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Kathalaya: Saint Nagarjuna and the Thief

A great Indi­an Yogi and mys­tic, Nagar­ju­na, used to live naked. He had only a beg­ging bowl and that was his only pos­ses­sion. But he was per­haps the great­est genius to have been born on this earth; his lev­el of intel­li­gence and sharp­ness of mind were incom­pa­ra­ble! Great kings, queens, great philoso­phers were his stu­dents. One queen was very much devot­ed to him, and she had made a gold­en beg­ging bowl stud­ded with dia­monds. When he came to her cap­i­tal and arrived at the palace to beg, the queen said, “First you have to give me a promise.” Nagar­ju­na said, “You are ask­ing a promise from a naked man who has noth­ing but his beg­ging bowl.” The queen said, “That will do. I wish to ask of you for your beg­ging bowl.” Nagar­ju­na said, “You can take it.” The queen said, “As a replace­ment, you will have to take my beg­ging bowl.” Nagar­ju­na said, “There is no prob­lem, any beg­ging bowl will do.” Nagar­ju­na was not at all aware of what she was hid­ing. It was a gold­en beg­ging bowl stud­ded with very valu­able dia­monds. But, he took it, and went on his way.

As he was going back to the ruins of the monastery where he was stay­ing, a thief saw him and could not believe his eyes! The beg­ging bowl was shin­ing like a star! But what was it doing with this naked man (naked, but such a mag­nif­i­cent man!)? For how long could he keep it? Some­body was sure to take it away, so why not he? And so,the thief fol­lowed Nagar­ju­na. Nagar­ju­na went inside a room, which was a hum­ble lit­tle shed with only the walls left intact. The whole monastery was in ruins, and there was a win­dow by the side. The thief was hid­ing out­side the win­dow know­ing that Bud­dhist monks eat only once a day. Soon,he would eat, and then he would have a lit­tle nap. And that would be the right moment to steal the pre­cious gold­en bowl! Nobody lived in this monastery. It was thou­sands of years old.

But, before giv­ing the thief a chance to steal the bowl, Nagar­ju­na ate his food and threw the bowl out of the win­dow where the thief was sitting,and plan­ning his moves. The thief could not believe it. He was real­ly shocked! For a moment he could not think what to do- what kind of a man was this naked monk? He had eat­en his food and thrown away this immense­ly valu­able bowl as if it was of no use to him — and exact­ly where he was sit­ting!

He stood up and asked Nagar­ju­na, “Can I come in just to ask one ques­tion?”

Nagar­ju­na said, “To bring you in, I had to throw the bowl out. Come in. The bowl is yours; don’t be wor­ried. I have giv­en it to you so that you will not be a thief. It is a gift, a present. I am a poor man. I don’t have any­thing else, only that bowl; and I know I can­not keep it for long because I will have to sleep, some­body will take it away and you have tak­en so much trou­ble to pro­cure it. From the cap­i­tal you have fol­lowed me, and I have been watch­ing. It is a hot summer’s day. Please don’t refuse. Take it.”

The thief said, “You are a strange man. Don’t you know how expen­sive it is?”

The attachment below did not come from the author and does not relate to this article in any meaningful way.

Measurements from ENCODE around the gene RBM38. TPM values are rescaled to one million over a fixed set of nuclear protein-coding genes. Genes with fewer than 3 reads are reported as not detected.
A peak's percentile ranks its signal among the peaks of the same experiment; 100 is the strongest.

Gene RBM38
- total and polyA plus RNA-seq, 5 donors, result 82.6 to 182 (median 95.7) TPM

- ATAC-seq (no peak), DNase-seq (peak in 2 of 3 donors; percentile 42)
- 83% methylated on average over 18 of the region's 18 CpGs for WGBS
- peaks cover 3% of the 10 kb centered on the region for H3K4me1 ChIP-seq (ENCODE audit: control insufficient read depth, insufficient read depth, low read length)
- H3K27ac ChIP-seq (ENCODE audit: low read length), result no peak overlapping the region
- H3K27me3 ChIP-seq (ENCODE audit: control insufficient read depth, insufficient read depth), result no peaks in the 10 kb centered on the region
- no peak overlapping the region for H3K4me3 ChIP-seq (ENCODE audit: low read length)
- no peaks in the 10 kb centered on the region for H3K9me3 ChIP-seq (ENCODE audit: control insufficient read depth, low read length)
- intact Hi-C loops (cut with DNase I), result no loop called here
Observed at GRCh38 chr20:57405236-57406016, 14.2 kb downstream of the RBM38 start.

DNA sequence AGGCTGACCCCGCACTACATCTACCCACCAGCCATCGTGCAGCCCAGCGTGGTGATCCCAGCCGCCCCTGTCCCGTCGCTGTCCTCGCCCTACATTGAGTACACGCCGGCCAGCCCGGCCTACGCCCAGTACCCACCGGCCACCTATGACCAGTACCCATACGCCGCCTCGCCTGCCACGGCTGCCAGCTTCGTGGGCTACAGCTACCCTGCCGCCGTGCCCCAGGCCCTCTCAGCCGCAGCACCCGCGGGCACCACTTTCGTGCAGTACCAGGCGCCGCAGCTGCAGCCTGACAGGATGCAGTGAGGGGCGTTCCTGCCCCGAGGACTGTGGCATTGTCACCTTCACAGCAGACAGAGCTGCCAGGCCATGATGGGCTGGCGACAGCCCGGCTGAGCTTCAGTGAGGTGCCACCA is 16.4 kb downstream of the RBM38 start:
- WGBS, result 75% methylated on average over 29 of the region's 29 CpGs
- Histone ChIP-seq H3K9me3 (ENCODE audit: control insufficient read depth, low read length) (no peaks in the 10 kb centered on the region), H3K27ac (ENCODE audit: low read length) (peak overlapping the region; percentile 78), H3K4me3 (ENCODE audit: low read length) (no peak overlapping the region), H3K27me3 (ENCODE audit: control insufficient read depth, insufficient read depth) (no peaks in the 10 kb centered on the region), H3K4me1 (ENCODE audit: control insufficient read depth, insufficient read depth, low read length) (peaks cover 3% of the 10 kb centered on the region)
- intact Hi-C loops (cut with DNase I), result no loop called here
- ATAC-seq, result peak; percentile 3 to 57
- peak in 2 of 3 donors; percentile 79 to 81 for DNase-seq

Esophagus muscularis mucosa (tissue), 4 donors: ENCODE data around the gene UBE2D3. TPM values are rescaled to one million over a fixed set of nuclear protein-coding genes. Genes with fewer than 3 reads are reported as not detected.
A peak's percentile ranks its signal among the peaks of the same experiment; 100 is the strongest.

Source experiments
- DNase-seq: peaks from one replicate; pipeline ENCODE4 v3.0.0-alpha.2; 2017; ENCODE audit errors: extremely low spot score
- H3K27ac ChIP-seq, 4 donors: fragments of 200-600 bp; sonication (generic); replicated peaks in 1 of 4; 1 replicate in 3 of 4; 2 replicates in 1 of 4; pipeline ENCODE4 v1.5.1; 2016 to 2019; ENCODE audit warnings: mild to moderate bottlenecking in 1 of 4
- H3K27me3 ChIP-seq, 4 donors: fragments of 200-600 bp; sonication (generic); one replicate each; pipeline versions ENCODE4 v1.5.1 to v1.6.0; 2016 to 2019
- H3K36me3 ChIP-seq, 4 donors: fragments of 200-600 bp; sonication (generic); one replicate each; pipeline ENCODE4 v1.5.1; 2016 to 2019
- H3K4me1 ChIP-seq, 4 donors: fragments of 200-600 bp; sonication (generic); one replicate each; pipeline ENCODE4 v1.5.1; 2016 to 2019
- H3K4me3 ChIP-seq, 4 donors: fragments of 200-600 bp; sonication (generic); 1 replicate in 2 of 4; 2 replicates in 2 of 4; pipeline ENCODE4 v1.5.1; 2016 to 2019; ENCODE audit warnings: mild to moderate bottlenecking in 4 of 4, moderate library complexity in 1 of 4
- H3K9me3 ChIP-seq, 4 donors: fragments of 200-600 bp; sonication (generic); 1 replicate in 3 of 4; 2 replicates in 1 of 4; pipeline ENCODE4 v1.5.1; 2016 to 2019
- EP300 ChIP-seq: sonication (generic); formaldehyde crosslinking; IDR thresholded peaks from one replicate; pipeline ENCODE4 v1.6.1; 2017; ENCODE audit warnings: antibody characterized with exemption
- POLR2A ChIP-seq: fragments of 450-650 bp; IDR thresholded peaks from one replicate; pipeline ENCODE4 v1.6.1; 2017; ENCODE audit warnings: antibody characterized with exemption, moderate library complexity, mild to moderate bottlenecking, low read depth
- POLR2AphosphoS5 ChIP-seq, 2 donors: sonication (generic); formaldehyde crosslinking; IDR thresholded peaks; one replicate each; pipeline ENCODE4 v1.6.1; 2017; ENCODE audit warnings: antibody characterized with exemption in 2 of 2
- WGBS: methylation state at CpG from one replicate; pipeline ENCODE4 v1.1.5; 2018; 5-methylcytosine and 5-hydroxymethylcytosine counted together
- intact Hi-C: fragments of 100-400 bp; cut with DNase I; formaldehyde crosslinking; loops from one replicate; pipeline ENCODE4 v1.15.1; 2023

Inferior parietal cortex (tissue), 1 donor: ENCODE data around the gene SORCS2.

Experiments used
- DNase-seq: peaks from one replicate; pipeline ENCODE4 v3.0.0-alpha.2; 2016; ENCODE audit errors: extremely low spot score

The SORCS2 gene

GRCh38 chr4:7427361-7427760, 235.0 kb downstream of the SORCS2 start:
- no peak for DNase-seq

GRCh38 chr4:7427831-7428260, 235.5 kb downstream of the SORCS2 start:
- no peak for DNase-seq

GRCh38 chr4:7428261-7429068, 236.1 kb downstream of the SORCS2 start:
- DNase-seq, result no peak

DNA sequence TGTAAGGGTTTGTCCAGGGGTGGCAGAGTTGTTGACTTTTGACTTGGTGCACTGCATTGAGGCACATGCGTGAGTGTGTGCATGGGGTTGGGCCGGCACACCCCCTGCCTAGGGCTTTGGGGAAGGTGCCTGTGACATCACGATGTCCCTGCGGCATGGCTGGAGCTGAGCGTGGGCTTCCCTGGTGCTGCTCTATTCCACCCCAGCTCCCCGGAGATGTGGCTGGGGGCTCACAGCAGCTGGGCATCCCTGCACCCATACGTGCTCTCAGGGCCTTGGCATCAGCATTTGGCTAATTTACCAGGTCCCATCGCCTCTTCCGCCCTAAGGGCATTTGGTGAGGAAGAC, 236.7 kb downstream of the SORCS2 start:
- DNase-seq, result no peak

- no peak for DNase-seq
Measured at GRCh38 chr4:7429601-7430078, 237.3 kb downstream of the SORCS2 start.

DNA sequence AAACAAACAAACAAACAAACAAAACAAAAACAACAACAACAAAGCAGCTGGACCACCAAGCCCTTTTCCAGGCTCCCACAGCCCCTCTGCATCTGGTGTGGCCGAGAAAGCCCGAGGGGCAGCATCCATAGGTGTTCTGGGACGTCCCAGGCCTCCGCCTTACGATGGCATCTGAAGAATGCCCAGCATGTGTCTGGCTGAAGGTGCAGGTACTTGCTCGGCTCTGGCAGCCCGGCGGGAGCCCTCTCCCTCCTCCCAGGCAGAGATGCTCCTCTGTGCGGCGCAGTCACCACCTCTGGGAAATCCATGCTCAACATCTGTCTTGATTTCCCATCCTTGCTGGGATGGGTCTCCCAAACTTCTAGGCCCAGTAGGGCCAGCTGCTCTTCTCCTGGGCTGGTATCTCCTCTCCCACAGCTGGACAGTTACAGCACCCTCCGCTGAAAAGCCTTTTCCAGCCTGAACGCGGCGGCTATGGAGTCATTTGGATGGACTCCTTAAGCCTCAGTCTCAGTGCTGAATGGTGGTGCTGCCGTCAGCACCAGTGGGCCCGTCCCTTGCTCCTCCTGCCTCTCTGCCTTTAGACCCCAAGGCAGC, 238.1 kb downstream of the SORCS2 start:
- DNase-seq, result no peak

Nagar­ju­na said, “Since I have known my own self, noth­ing is expen­sive.”

The thief looked at Nagar­ju­na and said, “Then, I ask of you one more present: how can I know myself, in com­par­i­son to which this pre­cious bowl is noth­ing?”

Nagar­ju­na said, “It is very sim­ple.”

The thief said, “Before you say any­thing I wish to intro­duce myself. I am a well-known thief.”

Nagar­ju­na said, “Who is not? Don’t be con­cerned with triv­ia. In this world every­body is a thief because every­body comes naked with­out any­thing, and then lat­er every­body pos­sess­es some­thing or the oth­er. All are thieves, so do not be wor­ried. That’s why I live naked. It is per­fect­ly fine. What­ev­er you are doing, do it well. Just do one thing: when you are steal­ing, be aware, be alert, be watch­ful. If you lose watch­ful­ness then don’t steal. That is a sim­ple rule for you.”

The thief said, “It sounds very sim­ple. When I can see you again?”

Nagar­ju­na said, “I will be here for two weeks. You can come any day, but first try to fol­low this rule.”

For two weeks the thief tried to observe the rule, and to his amazement,found that it was the most dif­fi­cult thing in the world! Once he even broke into the palace, opened the door of the roy­al trea­sury, but the moment he tried to take some­thing, he lost his aware­ness that very instant! And the thief was an hon­est man-he was true to him­self, in fol­low­ing the rule that the monk had giv­en him.

So he left what­ev­er he intend­ed to take behind, because it could not be tak­en with­out being aware. Observ­ing the sim­ple rule was extreme­ly dif­fi­cult: when he was aware, there was no desire to take any­thing; and when he was not aware, he want­ed to take every­thing in the trea­sury!

Final­ly he came emp­ty-hand­ed to Nagar­ju­na and said, “You have dis­turbed my whole life. Now I can­not steal!” Nagar­ju­na said, “That is not my prob­lem. Now it is your prob­lem. If you want to steal for­get all about aware­ness.” But the thief said, “Those few moments of aware­ness were so valu­able. I have nev­er felt so at ease, so peace­ful, so silent, so bliss­ful in my whole life – all the trea­sure of the entire king­dom was noth­ing com­pared to it.”

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